It’s a cold windy afternoon in November and we are seated outside the Lalit Kala Akademi, Rabindra Bhavan on the eve of Jatin Das’s solo exhibition titled Portraits: Artists and Friends: 50 years.
The exhibition consists of the whose-who of the Indian art scene, with photographers, poets, writers, dancers, art historians, and aficionados thrown in for good measure from painter Krishen Khanna to photographer Raghu Rai, from poet Dom Moraes to dancer Uma Sharma. The portraits of film-stars Dilip Kumar and Saira Banu, theatre personality Alique Padamsee to the yoga guru BKS Iyengar are arresting and intuitive.
Artist Jatin Das is prolific. His hands are always busy and if you leave him alone at a table in a coffee shop, you can guarantee that he would have made a drawing on a napkin or pulled out his sketch-book to capture the personality of people of interest in quick, deft strokes.
Drawing to Das is the daily riyas that according to him, which 99.9 percent of the young artists today have neglected to do. In the age of the selfie, Das is a great proponent of portraiture for he believes portraiture is an art form in its own right.
“I challenge this belief that portraiture died after the advent of the camera. Portraits are not just about capturing the likeness of the sitter before you, but of interpreting their personality through your own subjective gaze.”
True enough the portraits are not slavish copies but have the artistic flair that is characteristic to Das’s works. In some instances they are fully fleshed out paintings with mise-en- scène in other instances they are quick line drawings. There are also some gentle ink paintings of his daughter, actor-producer Nandita Das and his son Siddhartha Das. The fatherly love bestowed on these two paintings is quite evident. One can contrast this with the sharp wit and dark humour he has exercised with the portrait of Rajeev Lochan, the former director of the National Gallery of Modern Art. One would expect the venerable director to be depicted with his pin striped suite, braces and pinscher spectacles but Das has rendered him as a portly Sumo wrestler. Das has clearly made this connection because of his Japanese wife, Yuriko Lochan.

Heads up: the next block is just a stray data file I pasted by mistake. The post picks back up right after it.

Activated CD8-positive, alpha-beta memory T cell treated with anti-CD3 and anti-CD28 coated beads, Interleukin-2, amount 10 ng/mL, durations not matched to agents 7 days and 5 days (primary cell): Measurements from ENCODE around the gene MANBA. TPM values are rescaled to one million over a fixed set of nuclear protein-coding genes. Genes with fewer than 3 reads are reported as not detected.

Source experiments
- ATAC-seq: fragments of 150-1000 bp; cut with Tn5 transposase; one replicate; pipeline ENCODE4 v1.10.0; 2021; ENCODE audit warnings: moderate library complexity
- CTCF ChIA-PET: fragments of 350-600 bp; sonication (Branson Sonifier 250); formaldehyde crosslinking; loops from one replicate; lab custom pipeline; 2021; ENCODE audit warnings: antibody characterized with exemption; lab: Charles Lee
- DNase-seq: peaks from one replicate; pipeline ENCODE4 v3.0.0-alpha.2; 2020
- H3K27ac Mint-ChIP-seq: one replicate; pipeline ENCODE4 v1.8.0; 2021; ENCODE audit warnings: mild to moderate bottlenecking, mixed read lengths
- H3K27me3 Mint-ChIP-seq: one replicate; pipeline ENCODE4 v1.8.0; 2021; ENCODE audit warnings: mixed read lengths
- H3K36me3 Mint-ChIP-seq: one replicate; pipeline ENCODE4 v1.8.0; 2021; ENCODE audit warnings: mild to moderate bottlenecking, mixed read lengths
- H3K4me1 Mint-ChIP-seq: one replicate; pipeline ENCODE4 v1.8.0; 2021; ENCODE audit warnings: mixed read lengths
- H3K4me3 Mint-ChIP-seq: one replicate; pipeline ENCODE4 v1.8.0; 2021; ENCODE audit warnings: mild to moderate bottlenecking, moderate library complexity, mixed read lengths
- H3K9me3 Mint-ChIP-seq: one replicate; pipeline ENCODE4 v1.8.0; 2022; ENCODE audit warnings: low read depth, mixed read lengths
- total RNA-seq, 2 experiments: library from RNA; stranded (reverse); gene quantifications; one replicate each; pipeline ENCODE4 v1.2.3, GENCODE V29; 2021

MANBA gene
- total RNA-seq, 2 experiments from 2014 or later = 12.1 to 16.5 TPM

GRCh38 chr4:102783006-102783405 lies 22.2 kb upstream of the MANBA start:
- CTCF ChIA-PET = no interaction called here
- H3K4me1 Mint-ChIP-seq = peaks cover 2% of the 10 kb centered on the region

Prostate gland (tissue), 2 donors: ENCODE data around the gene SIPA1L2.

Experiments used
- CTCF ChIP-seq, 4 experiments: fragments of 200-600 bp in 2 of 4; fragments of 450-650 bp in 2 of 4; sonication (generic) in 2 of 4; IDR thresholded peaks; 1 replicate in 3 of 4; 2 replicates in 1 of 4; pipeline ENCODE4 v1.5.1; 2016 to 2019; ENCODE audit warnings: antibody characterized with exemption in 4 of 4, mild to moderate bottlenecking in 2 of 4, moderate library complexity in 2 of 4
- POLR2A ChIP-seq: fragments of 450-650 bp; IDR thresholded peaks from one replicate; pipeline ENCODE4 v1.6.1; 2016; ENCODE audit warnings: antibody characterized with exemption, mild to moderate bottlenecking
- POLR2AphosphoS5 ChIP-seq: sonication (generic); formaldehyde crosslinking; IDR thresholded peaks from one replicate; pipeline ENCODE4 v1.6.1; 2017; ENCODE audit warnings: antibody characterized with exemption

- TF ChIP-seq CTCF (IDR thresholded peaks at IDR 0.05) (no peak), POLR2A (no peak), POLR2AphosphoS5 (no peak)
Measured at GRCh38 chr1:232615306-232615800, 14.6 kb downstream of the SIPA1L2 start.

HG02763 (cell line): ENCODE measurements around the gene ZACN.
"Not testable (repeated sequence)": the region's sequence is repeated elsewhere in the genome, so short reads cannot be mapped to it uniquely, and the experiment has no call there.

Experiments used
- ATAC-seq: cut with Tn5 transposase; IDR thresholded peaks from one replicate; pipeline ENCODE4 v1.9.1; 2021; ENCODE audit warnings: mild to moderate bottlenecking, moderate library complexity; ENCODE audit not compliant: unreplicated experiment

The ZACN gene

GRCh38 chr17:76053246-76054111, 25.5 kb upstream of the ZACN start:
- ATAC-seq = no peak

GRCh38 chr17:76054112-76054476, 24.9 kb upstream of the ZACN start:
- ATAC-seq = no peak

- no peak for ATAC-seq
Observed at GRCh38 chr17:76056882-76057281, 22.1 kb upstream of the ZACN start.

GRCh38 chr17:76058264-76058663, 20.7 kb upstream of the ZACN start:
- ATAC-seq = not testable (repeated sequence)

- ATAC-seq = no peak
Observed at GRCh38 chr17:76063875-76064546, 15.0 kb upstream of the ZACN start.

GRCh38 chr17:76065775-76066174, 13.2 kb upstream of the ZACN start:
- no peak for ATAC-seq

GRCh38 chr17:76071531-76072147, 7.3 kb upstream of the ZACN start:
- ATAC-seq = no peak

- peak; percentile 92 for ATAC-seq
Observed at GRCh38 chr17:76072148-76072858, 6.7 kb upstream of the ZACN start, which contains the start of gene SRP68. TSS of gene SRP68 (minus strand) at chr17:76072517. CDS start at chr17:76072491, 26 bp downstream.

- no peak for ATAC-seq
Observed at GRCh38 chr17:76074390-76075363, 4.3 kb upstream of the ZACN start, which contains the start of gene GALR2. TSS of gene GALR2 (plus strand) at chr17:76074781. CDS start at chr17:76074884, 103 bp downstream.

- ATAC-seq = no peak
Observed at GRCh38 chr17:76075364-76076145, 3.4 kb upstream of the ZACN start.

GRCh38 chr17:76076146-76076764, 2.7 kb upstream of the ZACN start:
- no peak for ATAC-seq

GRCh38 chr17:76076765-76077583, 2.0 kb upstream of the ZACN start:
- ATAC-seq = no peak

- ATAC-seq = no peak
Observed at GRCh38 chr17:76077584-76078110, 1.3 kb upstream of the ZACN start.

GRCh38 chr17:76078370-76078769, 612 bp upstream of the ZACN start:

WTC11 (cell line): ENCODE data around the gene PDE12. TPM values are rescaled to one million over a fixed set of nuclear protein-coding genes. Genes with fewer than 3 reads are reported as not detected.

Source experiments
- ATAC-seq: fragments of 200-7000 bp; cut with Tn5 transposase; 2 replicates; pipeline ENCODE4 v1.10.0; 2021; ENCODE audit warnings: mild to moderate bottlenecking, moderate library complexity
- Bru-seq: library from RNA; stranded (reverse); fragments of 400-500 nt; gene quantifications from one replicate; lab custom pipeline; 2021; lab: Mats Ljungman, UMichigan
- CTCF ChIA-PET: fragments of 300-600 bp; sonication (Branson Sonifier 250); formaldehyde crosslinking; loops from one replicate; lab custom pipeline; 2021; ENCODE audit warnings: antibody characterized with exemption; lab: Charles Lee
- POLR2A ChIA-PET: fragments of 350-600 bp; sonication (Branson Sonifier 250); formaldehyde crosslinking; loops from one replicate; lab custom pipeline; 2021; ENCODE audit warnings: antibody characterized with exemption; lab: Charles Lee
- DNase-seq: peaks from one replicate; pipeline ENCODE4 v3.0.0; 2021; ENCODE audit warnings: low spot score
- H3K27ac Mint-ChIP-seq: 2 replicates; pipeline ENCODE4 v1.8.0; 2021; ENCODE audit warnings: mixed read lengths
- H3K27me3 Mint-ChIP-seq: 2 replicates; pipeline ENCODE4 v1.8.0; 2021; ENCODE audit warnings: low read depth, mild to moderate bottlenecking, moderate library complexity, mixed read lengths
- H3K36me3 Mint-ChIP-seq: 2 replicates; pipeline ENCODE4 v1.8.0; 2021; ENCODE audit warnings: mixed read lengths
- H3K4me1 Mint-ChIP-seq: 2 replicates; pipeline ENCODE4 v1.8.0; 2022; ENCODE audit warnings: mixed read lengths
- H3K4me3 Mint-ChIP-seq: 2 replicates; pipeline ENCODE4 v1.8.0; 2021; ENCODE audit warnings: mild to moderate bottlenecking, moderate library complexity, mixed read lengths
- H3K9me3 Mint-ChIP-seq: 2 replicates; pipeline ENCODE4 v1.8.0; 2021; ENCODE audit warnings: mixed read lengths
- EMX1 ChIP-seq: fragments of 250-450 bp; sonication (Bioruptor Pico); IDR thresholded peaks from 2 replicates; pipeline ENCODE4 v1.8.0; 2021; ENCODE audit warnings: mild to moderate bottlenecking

Sometimes it takes one misfortune to lead to the discovery of a wonderful new saga. In the case of artist Jatin Das this was somewhat the case, “I have never had the money to buy my own studio, so I have rented several across the city of Delhi,” says Das “My first studio was in Nizamuddin East in 1968. The area was full of poets, dancers, writers, and fellow artists. We had quite a bonhomie going there. There was Tyeb Mehta and Nasreen Mohamedi…” he recalls. “Then I had moved all my artwork to my studio in Shahpur Jat, where I came upon a big ply box that contained all my drawings that I had done over the years. There were around 500 portraits of friends and artists. The white ants had eaten it up and I had to burn almost all of them,” he says with a glimmer of sadness in his eyes at having lost such wealth.
The next move to a studio in Mehrauli, found for him lovingly by his dear friend, Rahgu Rai, had another surprise in store. “My young art student Aalap Shah who has been working with me for years and is an artist in his own right found hundreds of portraits during the move. Many were surprises to me. I even found a portrait I did of Ram Kinker Baij I did in 1962!” Says Das. It is quite pointless to ask him if he has a favourite, because according to Das, every artwork he has created till date is important to him.